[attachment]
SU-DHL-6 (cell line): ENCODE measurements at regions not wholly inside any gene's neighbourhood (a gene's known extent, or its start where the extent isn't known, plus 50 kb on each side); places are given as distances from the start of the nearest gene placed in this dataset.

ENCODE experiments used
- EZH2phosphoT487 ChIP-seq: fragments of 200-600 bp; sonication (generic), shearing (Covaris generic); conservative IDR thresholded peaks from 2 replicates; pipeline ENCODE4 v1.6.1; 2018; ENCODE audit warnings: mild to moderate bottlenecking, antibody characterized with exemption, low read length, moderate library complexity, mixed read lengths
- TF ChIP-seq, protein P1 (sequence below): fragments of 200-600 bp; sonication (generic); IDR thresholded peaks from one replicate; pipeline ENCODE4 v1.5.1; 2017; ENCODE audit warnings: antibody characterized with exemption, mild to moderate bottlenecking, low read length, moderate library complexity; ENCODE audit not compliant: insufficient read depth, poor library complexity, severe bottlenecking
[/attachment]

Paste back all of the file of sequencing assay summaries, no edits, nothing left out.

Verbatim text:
SU-DHL-6 (cell line): ENCODE measurements at regions not wholly inside any gene's neighbourhood (a gene's known extent, or its start where the extent isn't known, plus 50 kb on each side); places are given as distances from the start of the nearest gene placed in this dataset.

ENCODE experiments used
- EZH2phosphoT487 ChIP-seq: fragments of 200-600 bp; sonication (generic), shearing (Covaris generic); conservative IDR thresholded peaks from 2 replicates; pipeline ENCODE4 v1.6.1; 2018; ENCODE audit warnings: mild to moderate bottlenecking, antibody characterized with exemption, low read length, moderate library complexity, mixed read lengths
- TF ChIP-seq, protein P1 (sequence below): fragments of 200-600 bp; sonication (generic); IDR thresholded peaks from one replicate; pipeline ENCODE4 v1.5.1; 2017; ENCODE audit warnings: antibody characterized with exemption, mild to moderate bottlenecking, low read length, moderate library complexity; ENCODE audit not compliant: insufficient read depth, poor library complexity, severe bottlenecking